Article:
Don’t pretend to be able to do things from home that you can’t. We know an art historian who deals with precious manuscripts. If those medieval books leave the climate-controlled basement of her museum, they’ll probably disintegrate. So, more than she’d really like, she simply has to be in the museum. What’s the ancient tome in your job?

If there are elements of your job where face-time with col­leagues (or manuscripts) is unavoidable, reassure your boss that you still intend to be there for those meetings. Let him or her know that you understand there will be times when telecommut­ing just won’t work. Honesty makes your plan seem more realis­tic. And quell his jittery nerves by making it clear that you will give everyone plenty of notice of your availability. (Remember, you’re dealing with an anxious child here. Treat with caution!)

You may want to try to go flexible before you go part time. Losing money should always be the last option. But if that is what makes sense, and that is what you want, then YOU need to make it clear in these negotiations exactly what you expect financially. Many bosses worry you’ll be looking for “special treatment.” You need to be open about the fact that you are not expecting to produce less without taking less money. You are looking for a fair deal, and all details can be discussed openly.

3. "I Will Be Flexible, Too”

Emphasize that you will be flexible with your flexibility.

For Christine Heenan, half of whose ten-person communica­tions team works on flexible schedules, reciprocity is essential. She doesn’t really care when or where her employees work, so long as they get the job done. She has bent over backward to ac­commodate her associates’ schedules, but she also expects them to adapt their schedules if there’s a company emergency.

“I think knowing that there is flexibility within their flexibil­ity is very important. So for example, I have this new employee, Kim, who works Monday, Wednesday and Friday. I got a call yesterday on my way to Washington D. C. saying the mayor’s office had set up a project meeting for us for this morning at 9 a. m., not knowing that I was out of town. And so I called Kim and said, ‘Kim, I can’t do this meeting, can you?’ And she said, ‘Yep, I just need some background.’ I didn’t start the conversa­tion by saying, ‘I know you don’t work on Tuesdays,” she didn’t start her response with, ‘Well Tuesday is not normally a day I work.’ But there is going to be a Friday that Kim has to be some­where else and we’ll work it out. I think that if you’re rigid about the flexibility that you’ve demanded, that’s problematic. Flexibil­ity has to go both ways,” says Heenan.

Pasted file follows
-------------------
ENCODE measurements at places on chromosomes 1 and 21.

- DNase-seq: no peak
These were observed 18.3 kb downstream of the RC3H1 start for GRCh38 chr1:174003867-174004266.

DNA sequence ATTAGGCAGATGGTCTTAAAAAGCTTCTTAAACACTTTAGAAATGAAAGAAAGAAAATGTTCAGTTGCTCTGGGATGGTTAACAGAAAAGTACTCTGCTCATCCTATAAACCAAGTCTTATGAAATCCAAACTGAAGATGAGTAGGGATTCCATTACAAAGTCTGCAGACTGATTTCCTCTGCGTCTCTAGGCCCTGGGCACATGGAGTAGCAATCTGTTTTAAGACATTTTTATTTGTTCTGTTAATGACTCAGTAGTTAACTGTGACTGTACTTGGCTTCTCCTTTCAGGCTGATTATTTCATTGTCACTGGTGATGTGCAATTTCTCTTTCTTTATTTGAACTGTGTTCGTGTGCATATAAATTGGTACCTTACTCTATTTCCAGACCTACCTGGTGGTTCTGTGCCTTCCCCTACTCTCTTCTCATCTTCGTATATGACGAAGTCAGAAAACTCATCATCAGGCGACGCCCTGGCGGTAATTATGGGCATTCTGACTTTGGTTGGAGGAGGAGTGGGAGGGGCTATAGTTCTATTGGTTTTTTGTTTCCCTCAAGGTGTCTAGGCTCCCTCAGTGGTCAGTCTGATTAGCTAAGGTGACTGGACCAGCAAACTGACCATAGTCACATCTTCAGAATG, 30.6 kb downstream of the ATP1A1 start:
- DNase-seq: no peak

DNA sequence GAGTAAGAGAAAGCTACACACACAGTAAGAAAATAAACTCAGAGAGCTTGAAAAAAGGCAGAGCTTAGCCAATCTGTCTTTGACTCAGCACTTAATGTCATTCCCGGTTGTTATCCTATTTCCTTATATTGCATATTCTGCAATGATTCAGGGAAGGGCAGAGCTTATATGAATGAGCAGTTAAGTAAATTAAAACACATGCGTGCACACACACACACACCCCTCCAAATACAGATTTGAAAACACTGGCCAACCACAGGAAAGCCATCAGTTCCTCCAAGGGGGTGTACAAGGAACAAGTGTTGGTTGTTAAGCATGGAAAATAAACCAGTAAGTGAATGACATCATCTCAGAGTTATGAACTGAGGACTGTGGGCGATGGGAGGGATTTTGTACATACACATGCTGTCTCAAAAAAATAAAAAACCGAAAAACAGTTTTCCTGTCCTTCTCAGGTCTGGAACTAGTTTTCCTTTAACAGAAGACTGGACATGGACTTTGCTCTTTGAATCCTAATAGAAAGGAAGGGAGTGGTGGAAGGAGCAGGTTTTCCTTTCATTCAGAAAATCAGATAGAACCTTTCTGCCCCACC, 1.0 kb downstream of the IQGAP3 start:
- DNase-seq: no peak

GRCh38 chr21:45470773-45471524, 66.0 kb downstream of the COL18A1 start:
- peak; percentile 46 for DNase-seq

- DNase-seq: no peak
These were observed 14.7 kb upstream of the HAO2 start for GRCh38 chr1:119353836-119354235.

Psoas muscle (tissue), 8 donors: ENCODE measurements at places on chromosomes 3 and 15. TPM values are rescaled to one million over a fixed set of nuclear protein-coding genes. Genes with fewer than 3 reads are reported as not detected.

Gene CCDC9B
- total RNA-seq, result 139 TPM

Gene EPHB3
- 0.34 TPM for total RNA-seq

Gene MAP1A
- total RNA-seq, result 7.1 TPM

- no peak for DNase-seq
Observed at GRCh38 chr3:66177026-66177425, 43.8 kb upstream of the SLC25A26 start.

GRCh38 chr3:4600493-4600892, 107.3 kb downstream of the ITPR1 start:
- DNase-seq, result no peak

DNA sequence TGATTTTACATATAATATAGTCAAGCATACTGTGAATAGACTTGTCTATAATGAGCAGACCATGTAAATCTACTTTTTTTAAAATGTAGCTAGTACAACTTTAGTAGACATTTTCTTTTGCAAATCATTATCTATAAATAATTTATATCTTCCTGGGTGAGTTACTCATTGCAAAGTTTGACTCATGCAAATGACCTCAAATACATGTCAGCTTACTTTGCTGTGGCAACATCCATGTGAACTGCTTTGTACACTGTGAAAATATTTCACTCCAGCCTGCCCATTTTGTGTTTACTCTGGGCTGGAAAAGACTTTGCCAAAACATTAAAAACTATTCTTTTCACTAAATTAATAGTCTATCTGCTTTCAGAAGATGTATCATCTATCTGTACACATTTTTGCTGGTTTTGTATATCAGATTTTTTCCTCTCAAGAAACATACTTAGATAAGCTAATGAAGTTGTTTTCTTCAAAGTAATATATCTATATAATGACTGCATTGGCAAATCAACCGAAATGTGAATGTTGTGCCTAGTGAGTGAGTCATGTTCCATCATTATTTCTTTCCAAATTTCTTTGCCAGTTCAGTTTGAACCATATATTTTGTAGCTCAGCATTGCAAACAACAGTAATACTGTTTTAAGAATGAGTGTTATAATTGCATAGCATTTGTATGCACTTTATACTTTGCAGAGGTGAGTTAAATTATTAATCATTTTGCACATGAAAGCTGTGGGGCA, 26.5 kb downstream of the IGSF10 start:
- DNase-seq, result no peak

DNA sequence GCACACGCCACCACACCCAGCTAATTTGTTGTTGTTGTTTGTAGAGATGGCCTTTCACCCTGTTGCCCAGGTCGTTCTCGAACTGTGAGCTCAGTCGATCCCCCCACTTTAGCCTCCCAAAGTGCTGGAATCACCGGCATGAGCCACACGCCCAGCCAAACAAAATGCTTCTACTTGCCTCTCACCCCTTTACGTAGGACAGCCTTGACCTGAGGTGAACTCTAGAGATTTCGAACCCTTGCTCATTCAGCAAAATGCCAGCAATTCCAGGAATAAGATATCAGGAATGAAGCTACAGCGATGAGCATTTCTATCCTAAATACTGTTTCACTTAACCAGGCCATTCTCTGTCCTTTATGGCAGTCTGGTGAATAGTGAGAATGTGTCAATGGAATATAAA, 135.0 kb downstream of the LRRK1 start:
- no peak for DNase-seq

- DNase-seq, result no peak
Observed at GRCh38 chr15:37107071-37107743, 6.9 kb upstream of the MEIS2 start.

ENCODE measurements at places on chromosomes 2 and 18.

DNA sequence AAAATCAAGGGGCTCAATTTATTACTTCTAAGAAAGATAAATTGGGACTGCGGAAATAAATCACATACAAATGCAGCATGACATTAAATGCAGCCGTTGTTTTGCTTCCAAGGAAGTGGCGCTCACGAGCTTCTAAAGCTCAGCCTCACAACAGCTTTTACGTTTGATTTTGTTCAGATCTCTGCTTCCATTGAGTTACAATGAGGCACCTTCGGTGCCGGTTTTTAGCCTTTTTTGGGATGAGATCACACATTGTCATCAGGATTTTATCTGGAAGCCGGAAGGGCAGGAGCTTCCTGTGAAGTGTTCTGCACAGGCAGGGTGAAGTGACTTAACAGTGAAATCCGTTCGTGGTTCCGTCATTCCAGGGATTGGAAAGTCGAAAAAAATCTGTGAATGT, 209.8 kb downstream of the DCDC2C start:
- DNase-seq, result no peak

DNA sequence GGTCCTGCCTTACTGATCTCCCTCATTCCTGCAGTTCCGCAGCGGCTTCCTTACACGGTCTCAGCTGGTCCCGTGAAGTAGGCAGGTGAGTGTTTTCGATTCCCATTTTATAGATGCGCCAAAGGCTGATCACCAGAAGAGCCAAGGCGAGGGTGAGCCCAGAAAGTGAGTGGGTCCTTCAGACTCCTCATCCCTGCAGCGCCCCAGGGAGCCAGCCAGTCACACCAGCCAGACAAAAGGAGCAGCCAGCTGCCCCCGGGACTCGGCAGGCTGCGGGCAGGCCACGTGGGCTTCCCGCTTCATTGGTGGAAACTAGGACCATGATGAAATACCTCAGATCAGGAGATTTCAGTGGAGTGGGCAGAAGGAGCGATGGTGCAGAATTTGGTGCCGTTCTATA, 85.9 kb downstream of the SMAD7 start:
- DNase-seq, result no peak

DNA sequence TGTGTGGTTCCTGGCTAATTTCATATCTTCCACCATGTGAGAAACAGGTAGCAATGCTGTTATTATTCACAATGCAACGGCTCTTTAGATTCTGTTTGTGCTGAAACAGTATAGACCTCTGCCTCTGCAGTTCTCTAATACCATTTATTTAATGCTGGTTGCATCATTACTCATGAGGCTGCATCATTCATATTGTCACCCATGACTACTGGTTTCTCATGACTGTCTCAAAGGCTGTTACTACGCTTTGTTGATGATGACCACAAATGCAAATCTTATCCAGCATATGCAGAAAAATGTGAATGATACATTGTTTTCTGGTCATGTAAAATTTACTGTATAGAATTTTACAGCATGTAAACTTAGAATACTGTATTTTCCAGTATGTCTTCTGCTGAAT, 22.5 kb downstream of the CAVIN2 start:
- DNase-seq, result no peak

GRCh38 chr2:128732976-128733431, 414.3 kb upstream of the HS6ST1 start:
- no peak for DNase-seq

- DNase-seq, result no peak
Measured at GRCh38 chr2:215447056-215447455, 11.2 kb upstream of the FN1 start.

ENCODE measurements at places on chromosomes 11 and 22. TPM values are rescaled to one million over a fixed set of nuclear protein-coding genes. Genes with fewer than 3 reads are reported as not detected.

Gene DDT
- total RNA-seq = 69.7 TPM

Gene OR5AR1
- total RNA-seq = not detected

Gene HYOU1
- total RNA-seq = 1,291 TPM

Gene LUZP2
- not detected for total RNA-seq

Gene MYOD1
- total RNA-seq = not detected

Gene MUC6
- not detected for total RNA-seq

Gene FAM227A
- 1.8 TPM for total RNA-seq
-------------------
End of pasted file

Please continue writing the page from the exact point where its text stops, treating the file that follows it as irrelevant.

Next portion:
Offer contingency plans for possible conflicts. If there’s a crunch at work and you need to work on Friday, even though you usually have it off, make it clear that you can do so. Suggest that you’d be happy to take that day off the following week when things have calmed down in the office.

Angelique Krembs, a marketing director at PepsiCo who’s been with the company for fifteen years, just returned to work full time after two years of working from home on a project basis. The situation worked extremely well, largely because both she and the company tried hard to meet each other’s requirements.

“It has to be a two-way street,” she says. “Pepsi showed me enormous flexibility, and so I showed it to them too.”

She’d been dreading the company’s response when she told them she was just not ready to come back after an extended ma­ternity leave. “I thought I would have to resign,” she remembers. The response floored her. “Tell us what would make it work for you,” her HR person responded. “I was surprised,” she admits. And gratified. And the company was open again when she told them she was pregnant again and asked to extend her work – from-home situation. And in return, she says, when they asked her to handle a project that kept her much busier for a number of months than she would have liked, she was happy to do it.

And now PepsiCo has a valuable employee back at headquar­ters.